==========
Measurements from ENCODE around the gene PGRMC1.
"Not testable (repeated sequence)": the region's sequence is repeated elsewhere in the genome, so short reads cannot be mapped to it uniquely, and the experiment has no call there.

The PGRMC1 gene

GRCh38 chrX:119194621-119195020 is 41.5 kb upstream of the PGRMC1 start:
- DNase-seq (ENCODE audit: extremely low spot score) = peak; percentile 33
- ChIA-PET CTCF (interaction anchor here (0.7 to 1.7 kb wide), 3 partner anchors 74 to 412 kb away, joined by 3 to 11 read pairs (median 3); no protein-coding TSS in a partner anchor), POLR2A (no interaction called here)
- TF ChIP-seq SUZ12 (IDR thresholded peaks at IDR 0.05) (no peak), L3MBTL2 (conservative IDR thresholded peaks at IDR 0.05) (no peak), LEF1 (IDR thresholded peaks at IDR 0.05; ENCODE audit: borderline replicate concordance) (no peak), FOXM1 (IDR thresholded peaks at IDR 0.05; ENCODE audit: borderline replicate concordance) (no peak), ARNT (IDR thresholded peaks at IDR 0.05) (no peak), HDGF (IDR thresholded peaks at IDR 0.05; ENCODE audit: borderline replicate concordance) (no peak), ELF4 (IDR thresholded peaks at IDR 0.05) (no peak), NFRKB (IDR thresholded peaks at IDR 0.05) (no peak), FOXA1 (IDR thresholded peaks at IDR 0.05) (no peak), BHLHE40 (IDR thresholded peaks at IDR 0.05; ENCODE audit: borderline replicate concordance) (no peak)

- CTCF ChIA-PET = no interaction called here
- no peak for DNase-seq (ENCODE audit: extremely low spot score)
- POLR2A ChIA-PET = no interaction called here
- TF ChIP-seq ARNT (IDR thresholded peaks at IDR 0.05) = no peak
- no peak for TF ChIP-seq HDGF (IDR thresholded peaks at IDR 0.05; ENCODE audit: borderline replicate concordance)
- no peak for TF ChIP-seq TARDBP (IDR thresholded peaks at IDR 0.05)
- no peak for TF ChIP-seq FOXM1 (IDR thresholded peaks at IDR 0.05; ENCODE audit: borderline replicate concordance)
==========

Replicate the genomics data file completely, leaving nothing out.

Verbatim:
Measurements from ENCODE around the gene PGRMC1.
"Not testable (repeated sequence)": the region's sequence is repeated elsewhere in the genome, so short reads cannot be mapped to it uniquely, and the experiment has no call there.

The PGRMC1 gene

GRCh38 chrX:119194621-119195020 is 41.5 kb upstream of the PGRMC1 start:
- DNase-seq (ENCODE audit: extremely low spot score) = peak; percentile 33
- ChIA-PET CTCF (interaction anchor here (0.7 to 1.7 kb wide), 3 partner anchors 74 to 412 kb away, joined by 3 to 11 read pairs (median 3); no protein-coding TSS in a partner anchor), POLR2A (no interaction called here)
- TF ChIP-seq SUZ12 (IDR thresholded peaks at IDR 0.05) (no peak), L3MBTL2 (conservative IDR thresholded peaks at IDR 0.05) (no peak), LEF1 (IDR thresholded peaks at IDR 0.05; ENCODE audit: borderline replicate concordance) (no peak), FOXM1 (IDR thresholded peaks at IDR 0.05; ENCODE audit: borderline replicate concordance) (no peak), ARNT (IDR thresholded peaks at IDR 0.05) (no peak), HDGF (IDR thresholded peaks at IDR 0.05; ENCODE audit: borderline replicate concordance) (no peak), ELF4 (IDR thresholded peaks at IDR 0.05) (no peak), NFRKB (IDR thresholded peaks at IDR 0.05) (no peak), FOXA1 (IDR thresholded peaks at IDR 0.05) (no peak), BHLHE40 (IDR thresholded peaks at IDR 0.05; ENCODE audit: borderline replicate concordance) (no peak)

- CTCF ChIA-PET = no interaction called here
- no peak for DNase-seq (ENCODE audit: extremely low spot score)
- POLR2A ChIA-PET = no interaction called here
- TF ChIP-seq ARNT (IDR thresholded peaks at IDR 0.05) = no peak
- no peak for TF ChIP-seq HDGF (IDR thresholded peaks at IDR 0.05; ENCODE audit: borderline replicate concordance)
- no peak for TF ChIP-seq TARDBP (IDR thresholded peaks at IDR 0.05)
- no peak for TF ChIP-seq FOXM1 (IDR thresholded peaks at IDR 0.05; ENCODE audit: borderline replicate concordance)